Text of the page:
Sunday, December 05, 2010

The Case for Social Search

An interesting and well written article in the NY Times about the owner of the online shop decormyeyes caught everyone's attention: the owner actually admits to willfully create negative ratings for his shop by actually giving crappy customer service... because this actually pushes him up in Google search results, due to the nature of the page rank algorithm. And thus the bad reputation actually brings him additional business.

Because everytime someone has a problem with him and posts this to a blog or a consumer feedback site like there is a link to his site (with a mention of the product they purchased), and each of those links counts in the PageRank alogrithm, which is primarily based on the number of incoming links to a site. The more links point to your page, the more relevant this page is considered.
Due to the large number of complaints, he actually made #1 for many of the goods he sold on his site.
And shoppers searching for the item were likely to shop there, because it was #1 search result. Organic search result - that is - not a paid ad.

No-one saw all the negative feedback, because Google does not show it (or actually know about it).
However, if you do a search on the site's name you will also see a lot of complaints about decormyeyes on the first results page. So searching for the site/shop does work as expected.

Odd that it took about 10 years for anyone to notice this flaw...

The problem there is, that Google search results are not recursive... i.e. you do not see the results of a result.
(Maybe this would actually fix the problem).

Google is not to blame for this, and the PageRank algorithm is still fine. If Google were to implement some semantic magic in their algorithm that would treat a positive reference different from a negative reference, it would create an altogether different problem: for all the controversial topics (or persons) out in the world, you simply will always find negative and positive references, and in many cases the negative will outnumber the positive. The system would be gamed with as easily as the current.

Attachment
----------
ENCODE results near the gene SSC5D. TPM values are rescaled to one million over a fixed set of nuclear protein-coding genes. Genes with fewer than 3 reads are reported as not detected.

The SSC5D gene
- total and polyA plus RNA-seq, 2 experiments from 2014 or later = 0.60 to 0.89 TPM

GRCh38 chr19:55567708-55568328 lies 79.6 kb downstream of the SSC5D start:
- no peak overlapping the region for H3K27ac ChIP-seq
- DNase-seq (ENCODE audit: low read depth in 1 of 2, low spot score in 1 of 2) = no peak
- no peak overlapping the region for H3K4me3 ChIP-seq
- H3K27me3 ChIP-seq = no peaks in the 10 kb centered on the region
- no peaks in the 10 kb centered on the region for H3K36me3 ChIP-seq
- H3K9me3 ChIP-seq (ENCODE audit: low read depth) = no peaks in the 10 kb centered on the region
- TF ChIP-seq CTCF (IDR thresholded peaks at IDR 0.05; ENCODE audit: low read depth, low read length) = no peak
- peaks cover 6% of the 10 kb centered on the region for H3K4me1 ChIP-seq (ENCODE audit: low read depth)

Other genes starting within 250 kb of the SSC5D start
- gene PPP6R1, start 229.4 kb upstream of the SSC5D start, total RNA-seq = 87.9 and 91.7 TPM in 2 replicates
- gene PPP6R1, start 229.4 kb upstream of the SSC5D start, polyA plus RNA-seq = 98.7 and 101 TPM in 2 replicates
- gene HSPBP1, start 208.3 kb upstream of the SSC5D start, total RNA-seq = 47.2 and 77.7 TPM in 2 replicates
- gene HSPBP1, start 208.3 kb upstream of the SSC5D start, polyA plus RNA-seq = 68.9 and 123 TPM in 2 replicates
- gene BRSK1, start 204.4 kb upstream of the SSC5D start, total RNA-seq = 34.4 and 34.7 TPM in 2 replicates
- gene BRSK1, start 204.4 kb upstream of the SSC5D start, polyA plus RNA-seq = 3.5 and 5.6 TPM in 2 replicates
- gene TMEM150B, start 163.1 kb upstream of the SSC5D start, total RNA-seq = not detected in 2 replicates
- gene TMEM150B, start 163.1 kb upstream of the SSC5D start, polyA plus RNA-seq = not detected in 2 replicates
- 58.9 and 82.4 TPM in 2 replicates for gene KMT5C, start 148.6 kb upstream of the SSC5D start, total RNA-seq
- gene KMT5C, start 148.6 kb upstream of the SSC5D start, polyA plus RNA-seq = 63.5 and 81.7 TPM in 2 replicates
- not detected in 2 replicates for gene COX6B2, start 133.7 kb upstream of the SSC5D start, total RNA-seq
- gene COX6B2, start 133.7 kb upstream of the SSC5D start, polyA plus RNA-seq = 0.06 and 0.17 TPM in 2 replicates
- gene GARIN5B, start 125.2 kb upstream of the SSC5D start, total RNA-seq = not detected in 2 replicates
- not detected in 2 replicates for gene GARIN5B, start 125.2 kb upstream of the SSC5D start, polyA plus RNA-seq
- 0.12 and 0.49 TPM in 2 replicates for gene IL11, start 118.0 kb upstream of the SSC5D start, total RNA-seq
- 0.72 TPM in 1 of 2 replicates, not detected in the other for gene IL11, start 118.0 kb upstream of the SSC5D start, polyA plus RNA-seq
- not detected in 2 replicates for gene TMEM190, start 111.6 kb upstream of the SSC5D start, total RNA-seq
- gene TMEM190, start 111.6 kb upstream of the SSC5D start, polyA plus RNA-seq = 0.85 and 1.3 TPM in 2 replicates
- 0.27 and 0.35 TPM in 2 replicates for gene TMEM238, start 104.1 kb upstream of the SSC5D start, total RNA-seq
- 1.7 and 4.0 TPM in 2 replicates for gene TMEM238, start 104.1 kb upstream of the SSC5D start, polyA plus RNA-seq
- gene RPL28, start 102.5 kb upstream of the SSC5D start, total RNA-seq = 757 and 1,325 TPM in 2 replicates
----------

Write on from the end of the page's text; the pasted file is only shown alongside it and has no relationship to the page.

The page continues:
That's what Google said in reaction to this story:
As it turns out, Google has a world-class sentiment analysis system (Large-Scale Sentiment Analysis for News and Blogs). But if we demoted web pages that have negative comments against them, you might not be able to find information about many elected officials, not to mention a lot of important but controversial concepts. So far we have not found an effective way to significantly improve search using sentiment analysis. Of course, we will continue trying.
Instead, in the last few days we developed an algorithmic solution which detects the merchant from the Times article along with hundreds of other merchants that, in our opinion, provide an extremely poor user experience. The algorithm we incorporated into our search rankings represents an initial solution to this issue, and Google users are now getting a better experience as a result.
In other words, for the time being, Google will - on a very high level - curate the search results.

What worries me (if only slightly) here is that Google will use "their opinion" to determine which merchants (in this case) to filter.

Although I consider this is the right solution for now, it has two flaws:
  1. It can only work a posteriori,
    i.e. only after you find the next merchant (or content provider, or ...) who games the system like this, you can remove him from search results, but this means that they already did damage.
  2. This is the by-far #1 search engine - let's call them a monopoly for the sake of this argument - applying their opinion/judgement....worrisome, isn't it ?

The solution:

Take the opinion out of Google's hands. Crowd-source the opinion.

Let the wisdom of crowds or rather the opinion of crowds do the work.

Which crowd? My crowd of course. For me.
Your crowd for you.

In other words: Social Search

So the decormyeyes incident - apart from being disgusting from a customer care perspective - can finally help make the case for social search.

Did you notice that in this entire post I never linked to the actual site, just to avoid contributing to the problem ;-)

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